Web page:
• Does the component do one job, and do it well?

    This is the key question. Just like classes that have too many responsibilities become too complex to both use and maintain, the exact same trap lies in wait when you start designing components, just on a larger scale.

    Take a look at the components that phix is made up of, by reading its package.xml file. Each of those components does one job, and only one job. phix glues them all together, but you could take any one of those components, and use it to solve the same problem in a different app.

  • Is it clear which components relies on which?

    A good feel-good factor for deciding whether you’ve got the right components or not is how easy it is to compile a list of which components your app relies on, and which components in turn they rely on. If you feel any doubt or uncertainty, then listen to your heart, and carve up the code into a different set of components.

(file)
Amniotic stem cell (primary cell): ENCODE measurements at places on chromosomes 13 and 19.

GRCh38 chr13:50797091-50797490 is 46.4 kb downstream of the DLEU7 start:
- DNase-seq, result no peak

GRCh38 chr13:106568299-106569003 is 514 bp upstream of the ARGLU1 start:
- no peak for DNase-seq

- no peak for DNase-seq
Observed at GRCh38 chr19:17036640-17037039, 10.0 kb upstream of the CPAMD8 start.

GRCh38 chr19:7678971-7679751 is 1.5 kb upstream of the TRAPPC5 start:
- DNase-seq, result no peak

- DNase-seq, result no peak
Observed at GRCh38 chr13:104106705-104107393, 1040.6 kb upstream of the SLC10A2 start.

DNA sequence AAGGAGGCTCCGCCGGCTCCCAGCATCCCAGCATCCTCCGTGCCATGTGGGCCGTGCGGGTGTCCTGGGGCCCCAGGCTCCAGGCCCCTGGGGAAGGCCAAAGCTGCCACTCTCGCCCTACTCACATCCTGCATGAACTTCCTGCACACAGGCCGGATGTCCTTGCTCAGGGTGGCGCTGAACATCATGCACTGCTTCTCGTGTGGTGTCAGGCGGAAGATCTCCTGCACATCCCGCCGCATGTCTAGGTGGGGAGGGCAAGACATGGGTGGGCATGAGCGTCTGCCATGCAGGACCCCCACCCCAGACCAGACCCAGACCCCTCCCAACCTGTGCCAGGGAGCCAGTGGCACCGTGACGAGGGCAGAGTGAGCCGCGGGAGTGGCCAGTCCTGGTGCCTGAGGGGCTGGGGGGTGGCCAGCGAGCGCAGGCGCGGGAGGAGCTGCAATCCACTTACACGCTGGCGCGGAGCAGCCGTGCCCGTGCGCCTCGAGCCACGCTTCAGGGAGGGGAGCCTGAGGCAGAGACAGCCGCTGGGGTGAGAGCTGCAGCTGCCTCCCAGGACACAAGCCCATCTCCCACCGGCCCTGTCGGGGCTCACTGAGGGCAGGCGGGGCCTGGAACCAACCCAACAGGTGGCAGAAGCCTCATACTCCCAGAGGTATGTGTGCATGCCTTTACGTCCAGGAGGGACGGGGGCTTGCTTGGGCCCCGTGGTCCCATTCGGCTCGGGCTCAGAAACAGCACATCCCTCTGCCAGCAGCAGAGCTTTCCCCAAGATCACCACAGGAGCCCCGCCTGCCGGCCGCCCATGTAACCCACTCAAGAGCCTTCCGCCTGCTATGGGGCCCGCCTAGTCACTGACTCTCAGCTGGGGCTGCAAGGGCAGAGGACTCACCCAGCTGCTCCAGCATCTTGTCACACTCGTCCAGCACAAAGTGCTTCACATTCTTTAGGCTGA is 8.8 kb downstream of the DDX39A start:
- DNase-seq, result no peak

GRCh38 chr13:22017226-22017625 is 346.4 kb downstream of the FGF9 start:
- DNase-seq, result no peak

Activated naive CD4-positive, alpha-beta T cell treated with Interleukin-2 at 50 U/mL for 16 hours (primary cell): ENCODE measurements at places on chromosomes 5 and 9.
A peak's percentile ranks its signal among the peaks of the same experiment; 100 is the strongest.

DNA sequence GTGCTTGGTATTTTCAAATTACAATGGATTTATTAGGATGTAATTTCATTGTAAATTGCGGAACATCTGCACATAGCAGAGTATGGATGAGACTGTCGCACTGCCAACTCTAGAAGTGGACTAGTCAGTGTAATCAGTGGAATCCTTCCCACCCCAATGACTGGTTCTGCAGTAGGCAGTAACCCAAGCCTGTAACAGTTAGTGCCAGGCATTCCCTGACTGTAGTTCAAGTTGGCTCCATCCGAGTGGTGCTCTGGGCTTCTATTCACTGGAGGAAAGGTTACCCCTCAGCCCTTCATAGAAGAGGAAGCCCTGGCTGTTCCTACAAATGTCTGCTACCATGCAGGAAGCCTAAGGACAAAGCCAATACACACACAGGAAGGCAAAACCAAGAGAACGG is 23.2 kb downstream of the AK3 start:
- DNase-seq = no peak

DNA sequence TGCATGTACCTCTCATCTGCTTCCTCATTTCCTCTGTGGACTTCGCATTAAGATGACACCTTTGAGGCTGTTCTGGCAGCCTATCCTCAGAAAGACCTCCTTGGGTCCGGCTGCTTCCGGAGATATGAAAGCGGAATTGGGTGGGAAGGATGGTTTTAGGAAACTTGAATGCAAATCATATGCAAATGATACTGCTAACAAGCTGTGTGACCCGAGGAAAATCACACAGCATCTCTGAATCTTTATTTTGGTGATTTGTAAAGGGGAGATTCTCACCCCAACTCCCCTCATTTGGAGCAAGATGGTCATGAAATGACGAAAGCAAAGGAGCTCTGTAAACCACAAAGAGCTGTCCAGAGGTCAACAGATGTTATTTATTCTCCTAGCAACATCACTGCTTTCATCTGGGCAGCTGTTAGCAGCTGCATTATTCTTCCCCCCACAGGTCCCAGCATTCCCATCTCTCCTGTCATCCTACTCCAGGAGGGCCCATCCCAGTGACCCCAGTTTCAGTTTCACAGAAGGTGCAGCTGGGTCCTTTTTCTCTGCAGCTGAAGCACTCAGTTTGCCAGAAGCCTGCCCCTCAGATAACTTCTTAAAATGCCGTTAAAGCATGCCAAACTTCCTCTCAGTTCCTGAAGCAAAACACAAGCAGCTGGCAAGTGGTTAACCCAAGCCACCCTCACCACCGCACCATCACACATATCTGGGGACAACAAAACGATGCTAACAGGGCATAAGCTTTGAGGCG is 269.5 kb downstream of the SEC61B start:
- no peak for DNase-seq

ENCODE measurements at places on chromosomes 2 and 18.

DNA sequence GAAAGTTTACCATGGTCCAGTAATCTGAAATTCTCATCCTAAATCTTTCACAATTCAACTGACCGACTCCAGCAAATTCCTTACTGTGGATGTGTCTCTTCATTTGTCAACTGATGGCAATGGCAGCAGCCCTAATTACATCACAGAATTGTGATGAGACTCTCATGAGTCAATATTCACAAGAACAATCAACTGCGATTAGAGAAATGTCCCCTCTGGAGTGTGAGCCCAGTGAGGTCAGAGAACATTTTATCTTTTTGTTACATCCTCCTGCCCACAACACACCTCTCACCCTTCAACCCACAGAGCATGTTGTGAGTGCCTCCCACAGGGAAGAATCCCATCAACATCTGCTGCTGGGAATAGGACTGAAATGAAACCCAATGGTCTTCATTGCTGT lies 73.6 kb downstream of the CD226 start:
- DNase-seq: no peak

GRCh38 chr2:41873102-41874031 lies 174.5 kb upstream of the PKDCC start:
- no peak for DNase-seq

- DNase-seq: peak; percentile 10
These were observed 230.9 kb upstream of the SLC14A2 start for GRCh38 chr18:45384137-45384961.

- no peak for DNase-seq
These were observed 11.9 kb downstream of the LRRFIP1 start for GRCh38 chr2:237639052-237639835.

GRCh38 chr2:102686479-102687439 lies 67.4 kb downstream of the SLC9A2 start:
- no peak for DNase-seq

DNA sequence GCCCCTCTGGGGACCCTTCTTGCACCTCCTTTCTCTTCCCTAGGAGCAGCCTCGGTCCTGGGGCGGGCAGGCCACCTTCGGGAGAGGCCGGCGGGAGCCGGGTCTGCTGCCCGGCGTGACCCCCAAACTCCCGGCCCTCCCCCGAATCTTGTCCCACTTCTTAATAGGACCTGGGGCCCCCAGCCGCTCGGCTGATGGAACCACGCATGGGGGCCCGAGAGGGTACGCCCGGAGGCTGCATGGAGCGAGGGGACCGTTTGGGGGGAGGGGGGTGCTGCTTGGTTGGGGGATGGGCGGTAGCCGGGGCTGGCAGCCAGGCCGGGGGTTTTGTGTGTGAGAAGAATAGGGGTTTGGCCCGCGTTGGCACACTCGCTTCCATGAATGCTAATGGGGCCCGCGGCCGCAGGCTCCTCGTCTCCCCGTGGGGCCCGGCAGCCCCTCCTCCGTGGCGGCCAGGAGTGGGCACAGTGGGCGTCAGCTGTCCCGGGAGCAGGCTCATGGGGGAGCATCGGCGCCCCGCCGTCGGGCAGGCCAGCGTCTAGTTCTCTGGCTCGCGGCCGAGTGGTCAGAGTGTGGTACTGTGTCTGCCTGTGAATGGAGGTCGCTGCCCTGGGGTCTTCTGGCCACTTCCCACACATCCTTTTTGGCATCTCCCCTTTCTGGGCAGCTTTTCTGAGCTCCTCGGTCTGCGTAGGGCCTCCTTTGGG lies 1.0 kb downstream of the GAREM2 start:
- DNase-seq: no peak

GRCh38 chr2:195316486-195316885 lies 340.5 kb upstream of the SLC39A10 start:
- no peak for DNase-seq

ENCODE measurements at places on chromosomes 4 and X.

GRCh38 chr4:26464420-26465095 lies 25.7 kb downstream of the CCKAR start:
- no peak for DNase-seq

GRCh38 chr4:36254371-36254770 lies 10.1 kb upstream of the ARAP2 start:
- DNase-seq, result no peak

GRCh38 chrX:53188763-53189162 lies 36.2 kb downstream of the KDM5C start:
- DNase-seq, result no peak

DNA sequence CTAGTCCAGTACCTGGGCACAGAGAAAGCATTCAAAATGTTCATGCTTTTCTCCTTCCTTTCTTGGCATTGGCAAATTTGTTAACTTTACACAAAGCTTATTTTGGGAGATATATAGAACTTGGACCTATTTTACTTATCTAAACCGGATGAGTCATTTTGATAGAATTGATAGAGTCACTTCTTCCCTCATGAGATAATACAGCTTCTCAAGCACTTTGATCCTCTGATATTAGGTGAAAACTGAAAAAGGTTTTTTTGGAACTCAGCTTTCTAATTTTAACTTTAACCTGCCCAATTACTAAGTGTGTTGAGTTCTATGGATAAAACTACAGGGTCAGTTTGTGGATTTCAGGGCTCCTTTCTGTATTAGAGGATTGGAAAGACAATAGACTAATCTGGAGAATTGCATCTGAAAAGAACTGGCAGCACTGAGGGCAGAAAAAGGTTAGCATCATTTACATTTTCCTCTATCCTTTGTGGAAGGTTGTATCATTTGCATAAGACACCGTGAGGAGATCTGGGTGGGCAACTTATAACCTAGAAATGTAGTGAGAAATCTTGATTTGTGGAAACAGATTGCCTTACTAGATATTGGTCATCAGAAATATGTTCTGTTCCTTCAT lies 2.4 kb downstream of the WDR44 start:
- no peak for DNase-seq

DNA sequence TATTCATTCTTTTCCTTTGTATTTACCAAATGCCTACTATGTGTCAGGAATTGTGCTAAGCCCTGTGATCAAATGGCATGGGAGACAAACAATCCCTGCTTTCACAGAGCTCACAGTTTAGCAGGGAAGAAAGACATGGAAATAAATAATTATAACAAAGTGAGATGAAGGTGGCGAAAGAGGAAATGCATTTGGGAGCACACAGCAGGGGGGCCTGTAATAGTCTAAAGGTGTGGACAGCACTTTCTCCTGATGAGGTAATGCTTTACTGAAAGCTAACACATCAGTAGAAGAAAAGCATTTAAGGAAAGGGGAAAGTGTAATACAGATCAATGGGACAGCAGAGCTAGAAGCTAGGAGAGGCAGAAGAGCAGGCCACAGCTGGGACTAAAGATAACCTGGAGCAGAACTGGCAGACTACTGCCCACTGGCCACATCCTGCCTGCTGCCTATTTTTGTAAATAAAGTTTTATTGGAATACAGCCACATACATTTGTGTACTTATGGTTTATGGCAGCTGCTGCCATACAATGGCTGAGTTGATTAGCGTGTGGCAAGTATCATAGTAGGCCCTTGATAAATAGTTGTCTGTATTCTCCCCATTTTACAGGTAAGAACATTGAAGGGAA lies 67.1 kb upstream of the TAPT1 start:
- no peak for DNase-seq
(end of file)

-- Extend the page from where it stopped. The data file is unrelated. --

Ultimately, you need to be able to fill out your component’s package.xml file with a definitive list. Take a look at ComponentManager’s package.xml file as an example. It clearly states every component that ComponentManager glues together.

  • Do two components mutually depend upon each other?

    One of the key benefits of creating components is being able to isolate change. If I change Component A, I might have to change Component B too, because I’ve broken backwards compatibility. That doesn’t cause any architectural problems. Now, if I change Component B, and then have to change Component A too, then that is a very important problem. You have to install components one at a time. Which one do you install first?